Making Sense of
The Mining Boom

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Size-wise, as a proportion of Australia’s economy … Manufacturing and Mining contribute more or less the same output.

 Services rival Mining on Investment However, Mining’s investment spend is currently more than three times that being spent by the Manufacturing sector.

All the media attention has mainly been focused upon this disparity. But that doesn’t really tell you the complete story — as you can see from the first of these graphs.

The combined Service sector (which includes transport, retail, finance, utilities, communications, and the like) … creates 60% of Australia’s employment opportunities, and almost half of the investment dollars.

While Mining has drawn Labour and other resources away from both the Manufacturing and Service sectors … it is Manufacturing that has suffered the most.

And because the Service sector has only marginal exposure to overseas trade and currency movements, it actually enjoys a net benefit from any Mining boom.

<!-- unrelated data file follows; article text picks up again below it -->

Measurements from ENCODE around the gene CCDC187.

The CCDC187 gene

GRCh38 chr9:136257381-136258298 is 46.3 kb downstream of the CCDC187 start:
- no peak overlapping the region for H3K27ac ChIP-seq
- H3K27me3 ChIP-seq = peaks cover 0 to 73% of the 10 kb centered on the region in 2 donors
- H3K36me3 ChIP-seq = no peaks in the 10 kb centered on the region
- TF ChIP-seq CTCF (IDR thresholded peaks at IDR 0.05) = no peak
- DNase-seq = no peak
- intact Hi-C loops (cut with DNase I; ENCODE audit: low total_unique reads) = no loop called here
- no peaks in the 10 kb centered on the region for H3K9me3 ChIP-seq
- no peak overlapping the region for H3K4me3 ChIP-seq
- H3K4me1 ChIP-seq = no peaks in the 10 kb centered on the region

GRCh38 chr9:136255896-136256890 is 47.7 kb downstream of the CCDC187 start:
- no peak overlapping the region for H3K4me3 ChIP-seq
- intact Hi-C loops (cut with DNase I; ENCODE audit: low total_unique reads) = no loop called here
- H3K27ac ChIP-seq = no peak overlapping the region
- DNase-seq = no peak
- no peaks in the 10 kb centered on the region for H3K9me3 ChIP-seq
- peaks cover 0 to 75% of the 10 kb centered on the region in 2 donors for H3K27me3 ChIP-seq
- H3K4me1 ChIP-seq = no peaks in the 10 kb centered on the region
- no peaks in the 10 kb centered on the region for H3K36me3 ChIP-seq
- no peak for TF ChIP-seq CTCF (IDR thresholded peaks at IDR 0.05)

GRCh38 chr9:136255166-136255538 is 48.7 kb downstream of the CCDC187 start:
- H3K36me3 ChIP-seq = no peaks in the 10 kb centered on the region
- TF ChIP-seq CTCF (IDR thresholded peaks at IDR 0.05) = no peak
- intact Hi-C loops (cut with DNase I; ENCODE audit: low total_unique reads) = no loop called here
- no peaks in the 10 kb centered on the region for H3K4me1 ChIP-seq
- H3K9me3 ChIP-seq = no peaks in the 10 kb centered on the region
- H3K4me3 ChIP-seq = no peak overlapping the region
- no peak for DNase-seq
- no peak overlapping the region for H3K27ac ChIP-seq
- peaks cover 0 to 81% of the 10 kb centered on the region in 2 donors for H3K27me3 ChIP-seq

This would help to explain the relative economic stability of Victoria and NSW … when compared to what has occurred with the more recent gyrations for WA and Queensland.

Furthermore, this is also being reflected in the level of Office vacancies for each capital city — with Victoria having the greatest level of “definite” commitments for investment expenditure, going forward.

Bottom Line: While Australia may have been experiencing a two-speed economy between different sectors … you are also seeing a two-speed market geographically, with Commercial property:

  • The action-packed (but unpredictable) rides you’ll experience in Brisbane and Perth; and …
  • The less-exciting (but more sustainable) growth you will be able to extract from the Melbourne and Sydney markets.


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